One of the early enablers of Zevi was Nathan of Gaza. Nathan travelled around Europe in 1665 announcing to Jews that he had found the long-awaited Messiah. Nathan became his prophet and revered him as the holy Messiah. Nathan nudged the charismatic Zevi to believe in himself as the Messiah. Today, we know many evangelical and pentecostal pastors who act as Nathans to Trump. These pastors also prophesized to their followers that Trump was the chosen one by God for America for such a time as this. Like the followers of Zevi, the evangelicals who follow Trump believe that the salvation of America must go through the path of sin—that is, the reversal of the accepted norms and laws of this country. Now that the political Messiah is here, they reason, we can accept antinomianism. What were prohibited political behaviors are now permitted, and what were permitted are now prohibited. So, all the strange acts of Trump and the twisting and turning of evangelicals’ moral system to accommodate his excesses and support his presidency are considered as part of the project of repairing the “hellish” American world. Indeed, if anyone is in the Trumpian messianic time, he or she is a renewed Christian. The old pluralistic democratic norms have passed away; behold, all things have become new. Sin is the new holiness. Apathy toward the poor and the marginalized is now celebrated as Christian compassion.
There are, at least, four lessons we can draw for contemporary America as the theology of Messiah Zevi supplants that of Jesus Christ. First, Trump supporters will not abandon him in the 2020 presidential election. They believe they are doing the will of God, and the theology that God uses sinners to accomplish His purpose now means divine purpose will be fulfilled through the president’s sins.
Second, even if Trump loses the election (votes are still being counted and there will likely be legal challenges), it would not be the end of Trumpism. About 100 years after the death of Zevi, one Kabbalist Jacob Franka rose to say he was the reincarnation of Zevi and took his ideas to further ridiculous extremes. There will be many more Trumps in the years ahead and evangelicals will once again fall in line.
Third, for them, Trump’s political success is not about a man getting to the Oval office. It is the enthronement of a particular political theology at the commanding heights of evangelical social imaginary. The logic of the political ethics of evangelicals that Trump makes legible for our time can be read from 2 Corinthians 5:21. To them, God has made otherwise sinless evangelicals to become sinners—by supporting Trump—but their self-sacrifice will ultimately lead to the US once again becoming God’s righteous nation. Those who are familiar with the Bible will recognize in this description of evangelical political ethics something about Jesus the Messiah. The evangelicalism founded on Yeshua messiahship and which also pursued political messiahship for decades has now produced adherents who consider themselves messiahs willing to die for America. So, when Trump stood before the Washington church, Bible in raised right hand, presenting himself as a persecuted messiah, his act resonated with them because he symbolized the deep psyche of American evangelicals. He was not only a sign of the distorted evangelical political imaginary, but he was also participating in its power. In this disorderly theo-ethical imagination, he is also perceived as the Katechon, the godly power restraining sin in America.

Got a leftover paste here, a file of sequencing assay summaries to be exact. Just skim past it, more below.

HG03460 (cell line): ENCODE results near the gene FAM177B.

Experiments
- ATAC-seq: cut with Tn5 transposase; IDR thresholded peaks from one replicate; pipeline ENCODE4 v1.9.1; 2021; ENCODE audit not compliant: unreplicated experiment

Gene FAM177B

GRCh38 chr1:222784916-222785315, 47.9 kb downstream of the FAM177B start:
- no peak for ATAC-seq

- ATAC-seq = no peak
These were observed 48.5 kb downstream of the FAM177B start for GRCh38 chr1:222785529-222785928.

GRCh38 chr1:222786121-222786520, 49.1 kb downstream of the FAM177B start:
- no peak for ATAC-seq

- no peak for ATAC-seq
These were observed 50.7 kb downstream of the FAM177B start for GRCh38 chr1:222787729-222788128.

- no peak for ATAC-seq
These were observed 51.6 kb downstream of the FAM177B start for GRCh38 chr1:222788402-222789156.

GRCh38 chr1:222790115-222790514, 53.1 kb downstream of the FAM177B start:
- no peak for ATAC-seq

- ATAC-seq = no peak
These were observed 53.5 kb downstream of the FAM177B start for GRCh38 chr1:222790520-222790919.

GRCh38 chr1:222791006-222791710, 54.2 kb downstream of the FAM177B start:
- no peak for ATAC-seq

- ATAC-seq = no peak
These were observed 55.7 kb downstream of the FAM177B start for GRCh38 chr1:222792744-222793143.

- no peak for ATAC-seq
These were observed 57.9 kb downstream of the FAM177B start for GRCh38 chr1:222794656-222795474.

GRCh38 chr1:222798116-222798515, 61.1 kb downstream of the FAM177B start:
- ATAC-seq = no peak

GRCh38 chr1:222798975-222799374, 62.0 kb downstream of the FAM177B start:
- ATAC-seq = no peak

Finally, Americans need to learn from the seventeenth-century Jewish Rabbis who vehemently opposed the pseudo doctrines of Zevi and his disciples. America needs her gallant souls, liberal and conservatives, who can turn this nation away from the political theology of redemption through sin. America’s redemption or greatness cannot be through the sin of trampling democratic ethos and common decency. That path only leads further down into chaos and moral breakdown. The true path, and which Jesus himself would recognize, is one that fights all the evils that thwart human flourishing.